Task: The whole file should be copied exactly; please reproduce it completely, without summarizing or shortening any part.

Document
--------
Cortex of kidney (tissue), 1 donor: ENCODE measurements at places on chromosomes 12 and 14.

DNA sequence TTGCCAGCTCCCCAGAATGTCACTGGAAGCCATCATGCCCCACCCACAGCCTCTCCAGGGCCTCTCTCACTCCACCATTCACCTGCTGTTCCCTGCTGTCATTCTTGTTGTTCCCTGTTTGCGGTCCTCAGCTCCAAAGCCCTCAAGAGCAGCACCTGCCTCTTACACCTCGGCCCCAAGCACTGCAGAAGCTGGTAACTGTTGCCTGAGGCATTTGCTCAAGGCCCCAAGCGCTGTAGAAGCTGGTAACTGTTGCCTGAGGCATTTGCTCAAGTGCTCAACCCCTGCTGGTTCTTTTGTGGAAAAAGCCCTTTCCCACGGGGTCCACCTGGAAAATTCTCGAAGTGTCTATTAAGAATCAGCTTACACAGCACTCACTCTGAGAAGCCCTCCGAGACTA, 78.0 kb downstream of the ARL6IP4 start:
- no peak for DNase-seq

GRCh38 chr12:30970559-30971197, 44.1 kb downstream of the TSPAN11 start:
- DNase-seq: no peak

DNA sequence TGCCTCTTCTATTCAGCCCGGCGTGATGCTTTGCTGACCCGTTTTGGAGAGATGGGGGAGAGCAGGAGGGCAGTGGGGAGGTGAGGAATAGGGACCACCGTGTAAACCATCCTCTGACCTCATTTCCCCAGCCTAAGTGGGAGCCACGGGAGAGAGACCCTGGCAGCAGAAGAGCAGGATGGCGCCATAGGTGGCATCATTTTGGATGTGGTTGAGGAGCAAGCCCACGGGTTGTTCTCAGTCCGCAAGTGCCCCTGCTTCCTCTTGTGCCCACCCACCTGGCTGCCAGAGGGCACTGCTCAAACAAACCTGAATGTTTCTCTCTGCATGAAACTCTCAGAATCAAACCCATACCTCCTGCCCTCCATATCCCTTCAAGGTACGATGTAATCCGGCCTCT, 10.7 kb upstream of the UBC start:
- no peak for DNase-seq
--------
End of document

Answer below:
Cortex of kidney (tissue), 1 donor: ENCODE measurements at places on chromosomes 12 and 14.

DNA sequence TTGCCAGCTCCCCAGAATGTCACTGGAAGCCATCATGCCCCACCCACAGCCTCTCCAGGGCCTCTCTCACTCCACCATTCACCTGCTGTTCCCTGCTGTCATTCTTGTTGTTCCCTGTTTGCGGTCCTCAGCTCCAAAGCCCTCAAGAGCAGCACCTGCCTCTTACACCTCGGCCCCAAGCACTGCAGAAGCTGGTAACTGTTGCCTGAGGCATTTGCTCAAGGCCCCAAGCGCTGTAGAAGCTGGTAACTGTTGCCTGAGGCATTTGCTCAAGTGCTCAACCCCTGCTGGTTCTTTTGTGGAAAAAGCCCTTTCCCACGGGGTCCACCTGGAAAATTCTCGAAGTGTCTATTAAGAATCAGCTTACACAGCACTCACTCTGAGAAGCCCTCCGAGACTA, 78.0 kb downstream of the ARL6IP4 start:
- no peak for DNase-seq

GRCh38 chr12:30970559-30971197, 44.1 kb downstream of the TSPAN11 start:
- DNase-seq: no peak

DNA sequence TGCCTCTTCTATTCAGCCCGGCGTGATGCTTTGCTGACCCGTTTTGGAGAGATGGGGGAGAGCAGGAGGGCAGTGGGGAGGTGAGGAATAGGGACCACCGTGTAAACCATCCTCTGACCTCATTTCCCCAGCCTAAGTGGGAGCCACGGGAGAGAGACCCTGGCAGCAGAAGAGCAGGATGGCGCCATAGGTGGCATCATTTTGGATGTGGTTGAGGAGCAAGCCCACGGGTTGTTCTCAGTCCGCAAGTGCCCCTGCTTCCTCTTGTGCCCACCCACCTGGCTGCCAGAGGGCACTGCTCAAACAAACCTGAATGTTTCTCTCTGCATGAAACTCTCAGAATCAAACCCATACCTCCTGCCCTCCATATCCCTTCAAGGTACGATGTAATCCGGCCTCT, 10.7 kb upstream of the UBC start:
- no peak for DNase-seq